“Flannel mouths” – an expression from 1963

Had a Southern Fleurieu (south of Adelaide) shiraz recently. It was inexpensive, but I was not overly impressed; thought it tasted like oak was in the wine, rather than the wine was in oak. I looked on the back label for a clue (always a source of entertainment) and found that “the soft and elegant palate lingers, offering berry fruit and spice with a hint of chocolate from French oak.” Ah, it doesn’t say it was matured in French oak barrels, just that it tastes of French oak. I’ll remain suspicious – maybe I should stop reading the industry magazines that carry adverts for oak chips, oak essence, oak staves, oak powder etc. etc.

Just as disturbing was the note that the wine had been imported by Oddbins in London.

Hmmm. I bought this in Singapore quite a while ago. I’m much more careful about who I buy from these days and I avoid stock that may have travelled half way round the world before ending up in Singapore.


No specific reviews today as I’m currently at our property in NE Victoria (home of Bastard Box vines) and being in the country that has one of the world’s best telecommunications systems means I have to venture out onto our deck to obtain a decent broadband signal. Running through the various raters’ websites takes a little longer than in Singapore but the rewards are that I often get to see kangaroos, crimson rosellas and the occasional wombat whilst I’m waiting. That’s all well and good, but yesterday it snowed here, and it’s looking like it might do the same today. Standing in the snow to find ratings was too much to ask, especially when there was a log fire blazing inside and the Sydney Swans were inching in front of Hawthorn.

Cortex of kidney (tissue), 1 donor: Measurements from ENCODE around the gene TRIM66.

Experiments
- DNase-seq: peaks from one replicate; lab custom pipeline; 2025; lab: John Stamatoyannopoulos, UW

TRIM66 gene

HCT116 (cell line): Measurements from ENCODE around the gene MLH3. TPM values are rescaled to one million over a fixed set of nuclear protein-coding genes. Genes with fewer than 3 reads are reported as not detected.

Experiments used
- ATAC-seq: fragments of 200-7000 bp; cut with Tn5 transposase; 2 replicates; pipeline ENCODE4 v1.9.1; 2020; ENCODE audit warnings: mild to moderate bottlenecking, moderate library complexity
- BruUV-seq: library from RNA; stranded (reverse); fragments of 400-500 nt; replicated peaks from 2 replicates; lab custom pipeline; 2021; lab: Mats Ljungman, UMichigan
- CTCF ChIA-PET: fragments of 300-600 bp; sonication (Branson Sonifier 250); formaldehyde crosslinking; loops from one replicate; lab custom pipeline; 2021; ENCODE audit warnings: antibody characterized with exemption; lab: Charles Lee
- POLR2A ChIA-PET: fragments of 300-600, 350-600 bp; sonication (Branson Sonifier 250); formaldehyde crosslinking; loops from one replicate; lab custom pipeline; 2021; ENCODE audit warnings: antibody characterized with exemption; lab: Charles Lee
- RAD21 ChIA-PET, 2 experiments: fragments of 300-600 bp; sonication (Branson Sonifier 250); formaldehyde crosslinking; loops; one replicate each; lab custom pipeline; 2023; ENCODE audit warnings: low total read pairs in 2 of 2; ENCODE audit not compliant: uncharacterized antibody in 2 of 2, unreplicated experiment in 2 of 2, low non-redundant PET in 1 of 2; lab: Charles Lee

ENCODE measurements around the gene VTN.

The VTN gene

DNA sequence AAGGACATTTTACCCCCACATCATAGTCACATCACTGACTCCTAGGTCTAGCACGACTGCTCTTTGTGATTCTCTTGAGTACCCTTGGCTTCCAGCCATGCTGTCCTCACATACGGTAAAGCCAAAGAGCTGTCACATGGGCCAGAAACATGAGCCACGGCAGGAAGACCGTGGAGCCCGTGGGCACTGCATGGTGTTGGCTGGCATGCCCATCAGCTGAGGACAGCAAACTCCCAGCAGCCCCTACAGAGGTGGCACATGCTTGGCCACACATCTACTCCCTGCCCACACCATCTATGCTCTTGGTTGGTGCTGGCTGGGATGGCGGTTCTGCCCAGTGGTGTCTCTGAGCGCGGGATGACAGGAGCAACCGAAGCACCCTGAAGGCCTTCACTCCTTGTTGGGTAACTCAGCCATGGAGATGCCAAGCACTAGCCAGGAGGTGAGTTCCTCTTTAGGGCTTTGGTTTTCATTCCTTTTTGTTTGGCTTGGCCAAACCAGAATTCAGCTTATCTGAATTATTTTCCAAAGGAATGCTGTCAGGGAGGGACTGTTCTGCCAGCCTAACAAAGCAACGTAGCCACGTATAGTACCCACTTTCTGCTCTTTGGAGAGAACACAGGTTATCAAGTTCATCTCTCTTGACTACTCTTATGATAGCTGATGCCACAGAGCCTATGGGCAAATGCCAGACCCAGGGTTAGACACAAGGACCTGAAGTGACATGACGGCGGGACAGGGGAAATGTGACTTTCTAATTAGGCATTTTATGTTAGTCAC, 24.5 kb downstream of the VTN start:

So no ratings, but an observation on a retailer who finally seems to have got their act together. I’m talking about The Straits Wine Company. They’ve updated their website into something that actually works. I have no association with them at all, so my comments come as a customer, and to be honest, I’ve not been much of a customer in the past. But I recently had reason to seek out a particular wine and the process of buying it online was painless and efficient and best of all, free delivery. I think they’re finally on a winner.


THE WAY THINGS WERE:  – 1961 – How to read a wine label



It’s poetic verbiage, the elaborate hocus pocus of certain self appointed knights of the wine table. Listen to these flannel mouths as they tell how one wine was ‘hospitable’ whilst another was ‘modest’. They are not content to enjoy a wine for its sheer liquid goodness. They must ascribe all types of human qualities to it.

The vignerons who work, and how hard they DO work too, in the larger wine estates are artists with a magnificent background and experience, and are entitled to their technical jargon. Keep this professional talk inside their realms, not to be used with a lordly air at dining tables!” – From Wine Talk, published around 1963 and written by Mrs. Rada Penfold Russell, Penfolds Advertising Director at the time.


1 Response to ““Flannel mouths” – an expression from 1963”

  1. 1 Roger Prior September 30, 2012 at 2:34 pm

    Hi David,

    Bloody funny weather! You have snow and in Sydney one day is 30 and the next 18!

    Oddbins I believe went into receivership some time ago, I might be wrong but I have a vague memory of that ….



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Wine quotations

"A good bottle of wine contains more philosophy than all the books in the world" - Louis Pasteur

“The unexacting palates of the masses…are content to ask no question [on origin] so long as a florin or half-a-crown will purchase a roomy flagon of strong , full-bodied, fruity wine” – CE Hawker writing in 1907